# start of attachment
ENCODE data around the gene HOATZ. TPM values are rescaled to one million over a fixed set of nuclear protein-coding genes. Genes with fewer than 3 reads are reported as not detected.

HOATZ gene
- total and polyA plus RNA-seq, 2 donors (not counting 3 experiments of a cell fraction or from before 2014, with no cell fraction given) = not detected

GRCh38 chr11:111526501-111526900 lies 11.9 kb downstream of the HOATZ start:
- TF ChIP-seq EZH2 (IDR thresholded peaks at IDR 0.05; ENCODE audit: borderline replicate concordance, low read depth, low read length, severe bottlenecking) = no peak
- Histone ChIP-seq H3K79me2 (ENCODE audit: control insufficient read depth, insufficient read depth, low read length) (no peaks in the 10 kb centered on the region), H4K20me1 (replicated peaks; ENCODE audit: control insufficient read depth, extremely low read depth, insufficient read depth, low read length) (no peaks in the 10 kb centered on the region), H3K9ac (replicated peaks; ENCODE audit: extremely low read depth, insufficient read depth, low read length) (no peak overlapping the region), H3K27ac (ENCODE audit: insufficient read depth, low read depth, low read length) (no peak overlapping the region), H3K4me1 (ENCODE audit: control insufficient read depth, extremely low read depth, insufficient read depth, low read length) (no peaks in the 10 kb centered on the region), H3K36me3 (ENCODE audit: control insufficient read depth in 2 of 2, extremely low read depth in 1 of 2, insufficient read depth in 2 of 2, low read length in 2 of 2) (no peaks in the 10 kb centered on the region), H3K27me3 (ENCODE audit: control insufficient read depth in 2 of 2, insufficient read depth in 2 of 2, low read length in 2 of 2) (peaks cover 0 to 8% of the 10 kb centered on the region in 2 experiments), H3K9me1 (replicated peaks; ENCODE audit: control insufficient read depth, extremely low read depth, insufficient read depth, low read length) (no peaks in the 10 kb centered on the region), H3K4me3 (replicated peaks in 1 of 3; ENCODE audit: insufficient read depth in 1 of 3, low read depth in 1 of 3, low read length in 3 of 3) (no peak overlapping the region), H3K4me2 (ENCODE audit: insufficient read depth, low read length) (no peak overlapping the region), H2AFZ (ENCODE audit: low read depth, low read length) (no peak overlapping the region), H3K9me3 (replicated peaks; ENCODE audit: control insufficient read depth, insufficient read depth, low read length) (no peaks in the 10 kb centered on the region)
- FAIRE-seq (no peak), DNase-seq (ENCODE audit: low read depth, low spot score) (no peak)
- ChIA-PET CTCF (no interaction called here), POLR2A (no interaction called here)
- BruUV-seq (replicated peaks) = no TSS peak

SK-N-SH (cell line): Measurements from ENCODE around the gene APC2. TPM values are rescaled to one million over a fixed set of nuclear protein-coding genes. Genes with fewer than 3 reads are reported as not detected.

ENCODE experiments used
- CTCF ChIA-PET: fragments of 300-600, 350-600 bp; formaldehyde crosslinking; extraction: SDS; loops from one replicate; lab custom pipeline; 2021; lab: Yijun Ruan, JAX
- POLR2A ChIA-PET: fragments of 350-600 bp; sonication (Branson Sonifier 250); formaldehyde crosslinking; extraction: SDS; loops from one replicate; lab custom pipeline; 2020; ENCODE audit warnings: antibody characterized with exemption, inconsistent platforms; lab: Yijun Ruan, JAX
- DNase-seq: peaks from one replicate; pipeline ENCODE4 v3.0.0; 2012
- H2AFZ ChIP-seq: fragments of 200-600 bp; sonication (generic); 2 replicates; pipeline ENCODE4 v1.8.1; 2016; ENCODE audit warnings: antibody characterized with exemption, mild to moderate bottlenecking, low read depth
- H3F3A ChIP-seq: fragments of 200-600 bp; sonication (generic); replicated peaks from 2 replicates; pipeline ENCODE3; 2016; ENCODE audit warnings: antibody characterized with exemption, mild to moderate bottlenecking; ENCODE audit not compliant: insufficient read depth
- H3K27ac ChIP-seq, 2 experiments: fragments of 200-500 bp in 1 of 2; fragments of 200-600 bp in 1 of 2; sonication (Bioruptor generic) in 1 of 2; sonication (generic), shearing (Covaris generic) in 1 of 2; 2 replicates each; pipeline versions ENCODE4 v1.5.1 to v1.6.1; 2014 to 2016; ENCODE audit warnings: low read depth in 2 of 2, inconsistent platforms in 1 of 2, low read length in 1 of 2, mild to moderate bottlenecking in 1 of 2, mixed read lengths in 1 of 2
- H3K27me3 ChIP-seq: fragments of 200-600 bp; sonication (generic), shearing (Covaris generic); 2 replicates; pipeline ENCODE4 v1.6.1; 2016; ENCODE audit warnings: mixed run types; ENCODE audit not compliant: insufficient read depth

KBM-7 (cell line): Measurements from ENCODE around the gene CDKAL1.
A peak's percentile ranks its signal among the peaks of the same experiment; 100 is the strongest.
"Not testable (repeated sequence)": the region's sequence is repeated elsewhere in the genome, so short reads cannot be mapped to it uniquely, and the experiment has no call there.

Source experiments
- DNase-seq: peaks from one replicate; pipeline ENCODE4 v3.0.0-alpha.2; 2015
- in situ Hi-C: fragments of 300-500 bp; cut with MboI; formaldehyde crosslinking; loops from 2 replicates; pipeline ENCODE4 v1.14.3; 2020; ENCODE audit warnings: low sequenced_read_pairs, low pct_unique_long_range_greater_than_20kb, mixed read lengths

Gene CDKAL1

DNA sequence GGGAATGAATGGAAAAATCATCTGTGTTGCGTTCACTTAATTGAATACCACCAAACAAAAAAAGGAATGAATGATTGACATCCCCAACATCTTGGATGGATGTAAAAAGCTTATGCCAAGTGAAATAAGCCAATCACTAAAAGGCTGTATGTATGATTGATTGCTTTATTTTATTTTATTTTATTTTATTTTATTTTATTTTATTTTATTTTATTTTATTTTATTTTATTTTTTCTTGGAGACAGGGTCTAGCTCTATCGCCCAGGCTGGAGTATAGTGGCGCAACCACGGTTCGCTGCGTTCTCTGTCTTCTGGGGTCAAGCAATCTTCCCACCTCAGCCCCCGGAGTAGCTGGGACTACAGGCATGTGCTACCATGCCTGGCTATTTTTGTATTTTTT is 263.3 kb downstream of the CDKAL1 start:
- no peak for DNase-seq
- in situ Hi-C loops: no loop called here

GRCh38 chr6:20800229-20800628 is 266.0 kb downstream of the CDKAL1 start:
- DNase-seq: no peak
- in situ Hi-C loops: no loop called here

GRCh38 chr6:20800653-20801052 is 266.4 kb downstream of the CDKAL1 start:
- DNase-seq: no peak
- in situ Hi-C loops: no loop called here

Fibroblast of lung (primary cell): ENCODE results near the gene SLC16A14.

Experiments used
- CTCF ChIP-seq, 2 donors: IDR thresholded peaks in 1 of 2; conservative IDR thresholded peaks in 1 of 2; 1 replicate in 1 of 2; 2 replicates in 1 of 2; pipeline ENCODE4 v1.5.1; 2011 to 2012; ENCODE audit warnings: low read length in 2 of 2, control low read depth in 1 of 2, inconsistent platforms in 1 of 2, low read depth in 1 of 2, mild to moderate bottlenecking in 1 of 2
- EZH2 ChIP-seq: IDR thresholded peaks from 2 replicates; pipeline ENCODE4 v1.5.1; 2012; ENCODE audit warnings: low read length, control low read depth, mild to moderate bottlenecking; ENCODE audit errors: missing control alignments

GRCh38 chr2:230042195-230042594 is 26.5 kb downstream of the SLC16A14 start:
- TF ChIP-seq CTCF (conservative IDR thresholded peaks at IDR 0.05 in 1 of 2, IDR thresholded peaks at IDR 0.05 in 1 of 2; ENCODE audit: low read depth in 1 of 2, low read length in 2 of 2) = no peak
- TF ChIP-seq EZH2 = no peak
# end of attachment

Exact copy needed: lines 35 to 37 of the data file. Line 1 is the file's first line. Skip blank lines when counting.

Fibroblast of lung (primary cell): ENCODE results near the gene SLC16A14.

Experiments used
- CTCF ChIP-seq, 2 donors: IDR thresholded peaks in 1 of 2; conservative IDR thresholded peaks in 1 of 2; 1 replicate in 1 of 2; 2 replicates in 1 of 2; pipeline ENCODE4 v1.5.1; 2011 to 2012; ENCODE audit warnings: low read length in 2 of 2, control low read depth in 1 of 2, inconsistent platforms in 1 of 2, low read depth in 1 of 2, mild to moderate bottlenecking in 1 of 2